The headlines bombard us this morning as we — like you — try to make sense of what just happened in Charleston, S.C.:
At the early stage of reporting on a tragedy such as this, it's always crucial that news reports focus on basic facts and avoid conjecture.
The Wall Street Journal has this rundown of what's known so far:
Nine people were killed after a white man opened fire Wednesday night at a historic black church in Charleston, S.C. in what police described as a “hate crime,” and police are still searching for the suspect.
Charleston Police Chief Greg Mullen said Thursday morning the suspect, a white male in his early 20s, is still at large. Local police are working with state and federal authorities to capture the suspect, who is thought to have sat for up to an hour in the church with those attending a prayer meeting before opening fire, Mr. Mullen said.
“This is a situation that is unacceptable in any society, and especially in our society, in our city,” Mr. Mullen said during a news conference. “We are committed to do whatever is needed to bring this individual to justice.”
Police are receiving tips but don’t have any solid leads about who the suspect is, Mr. Mullen said. He urged the public not to approach the suspect and to be vigilant, and if they see anything suspicious to immediately contact authorities.
"Historic black church" is, of course, the terminology being used by most of the media to describe the location of the shooting — and that description certainly seems accurate and appropriate.
Reuters provides this solidly attributed background on the church:
The Charleston church is one of the largest and oldest black congregations in the South, its website says. It has its roots in the early 19th century, and was founded in part by a freed slave who was later executed for organizing a revolt, according to the U.S. National Park Service.
The Post and Courier, Charleston's Pulitzer Prize-winning newspaper, deserves kudos for its informative sidebar on the church's history:
That local story notes:
Emanuel AME Church, scene of Wednesday night’s shootings, is the oldest AME church in the South and is affectionately called “Mother Emanuel.”
Its white Gothic Revival building on Calhoun Street is the spiritual home to one of the oldest and largest black congregations south of Baltimore and is deeply rooted in the nation’s historic fights for civil rights.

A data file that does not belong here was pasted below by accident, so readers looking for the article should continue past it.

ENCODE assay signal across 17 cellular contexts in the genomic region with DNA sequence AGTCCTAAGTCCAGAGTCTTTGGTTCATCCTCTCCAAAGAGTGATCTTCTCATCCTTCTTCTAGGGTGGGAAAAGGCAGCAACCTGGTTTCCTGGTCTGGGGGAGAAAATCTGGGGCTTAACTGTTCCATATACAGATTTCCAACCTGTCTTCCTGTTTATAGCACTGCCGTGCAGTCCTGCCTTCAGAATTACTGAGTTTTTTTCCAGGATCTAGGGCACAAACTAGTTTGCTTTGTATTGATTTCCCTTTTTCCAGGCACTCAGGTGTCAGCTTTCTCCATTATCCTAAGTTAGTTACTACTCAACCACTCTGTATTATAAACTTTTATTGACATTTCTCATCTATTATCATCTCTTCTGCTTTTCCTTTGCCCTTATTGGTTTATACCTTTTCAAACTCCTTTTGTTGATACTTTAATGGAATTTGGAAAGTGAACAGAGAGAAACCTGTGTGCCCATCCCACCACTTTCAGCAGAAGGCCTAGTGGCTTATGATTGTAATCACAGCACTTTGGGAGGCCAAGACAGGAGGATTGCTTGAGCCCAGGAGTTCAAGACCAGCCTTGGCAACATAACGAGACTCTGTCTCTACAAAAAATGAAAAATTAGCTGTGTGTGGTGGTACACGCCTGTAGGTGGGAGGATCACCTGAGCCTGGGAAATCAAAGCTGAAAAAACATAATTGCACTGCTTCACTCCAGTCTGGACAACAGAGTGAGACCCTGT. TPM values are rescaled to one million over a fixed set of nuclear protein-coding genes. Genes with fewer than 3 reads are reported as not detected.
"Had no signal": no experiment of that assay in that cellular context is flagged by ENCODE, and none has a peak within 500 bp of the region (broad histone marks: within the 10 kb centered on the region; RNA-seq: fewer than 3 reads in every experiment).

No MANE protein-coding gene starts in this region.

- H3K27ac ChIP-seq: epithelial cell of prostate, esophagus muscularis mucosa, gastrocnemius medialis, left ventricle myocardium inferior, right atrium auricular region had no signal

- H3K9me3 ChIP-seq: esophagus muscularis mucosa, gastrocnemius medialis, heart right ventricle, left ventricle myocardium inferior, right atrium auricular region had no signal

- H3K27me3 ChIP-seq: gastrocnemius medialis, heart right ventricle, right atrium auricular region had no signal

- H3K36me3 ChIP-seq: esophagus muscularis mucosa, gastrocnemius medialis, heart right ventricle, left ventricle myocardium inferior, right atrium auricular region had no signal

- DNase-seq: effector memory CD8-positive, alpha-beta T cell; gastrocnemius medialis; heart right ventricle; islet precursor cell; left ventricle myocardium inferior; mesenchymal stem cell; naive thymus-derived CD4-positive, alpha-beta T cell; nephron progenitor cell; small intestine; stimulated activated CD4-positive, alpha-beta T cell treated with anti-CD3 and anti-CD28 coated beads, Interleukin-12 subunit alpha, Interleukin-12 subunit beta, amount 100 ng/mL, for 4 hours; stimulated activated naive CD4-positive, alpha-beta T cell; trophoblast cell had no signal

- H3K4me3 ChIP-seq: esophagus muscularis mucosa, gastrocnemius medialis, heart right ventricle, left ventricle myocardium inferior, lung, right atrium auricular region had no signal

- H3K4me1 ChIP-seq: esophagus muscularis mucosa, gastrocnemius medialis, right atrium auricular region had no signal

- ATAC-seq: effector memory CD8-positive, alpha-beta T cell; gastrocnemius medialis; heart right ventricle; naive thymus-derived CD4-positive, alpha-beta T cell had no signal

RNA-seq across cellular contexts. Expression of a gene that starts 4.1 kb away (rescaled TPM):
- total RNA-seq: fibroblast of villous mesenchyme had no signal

Its story, so interwoven with the Holy City’s broader history, begins about 1816 when Morris Brown, a free shoemaker and devout Methodist, walked out of a predominantly white and racially segregated Methodist Church in Charleston, an AME Church website states.
From a journalistic perspective, the South Carolina tragedy has so many angles, all interwoven: Racial. Criminal. Political. And yes, the most important angle — the human one.
As always, we'll be paying attention — and providing updates — on how the media cover the religion angle. We were pleased to see that angle reflected in the New York Times' initial report:
Helicopters with searchlights circled overhead, and a group of pastors knelt and prayed across the street.
“The question is, ‘Why God?’ ” a man wearing a shirt bearing the name of the Empowerment Missionary Baptist Church said during the prayer.
Later, a group of church leaders gathered at the corner of Calhoun and King Streets, a few blocks from where the shooting occurred, and held an impromptu news conference. Tory Fields, a member of the Charleston County Ministers Conference, said he believed the attacker had targeted the victims because of their race.
“It’s obvious that it’s race,” he said. “What else could it be? You’ve got a white guy going into an African-American church. That’s choice. He chose to go into that church and harm those people. That’s choice.”
Stay tuned for more coverage on the Charleston shooting here at GetReligion as well as that other major breaking religion news story.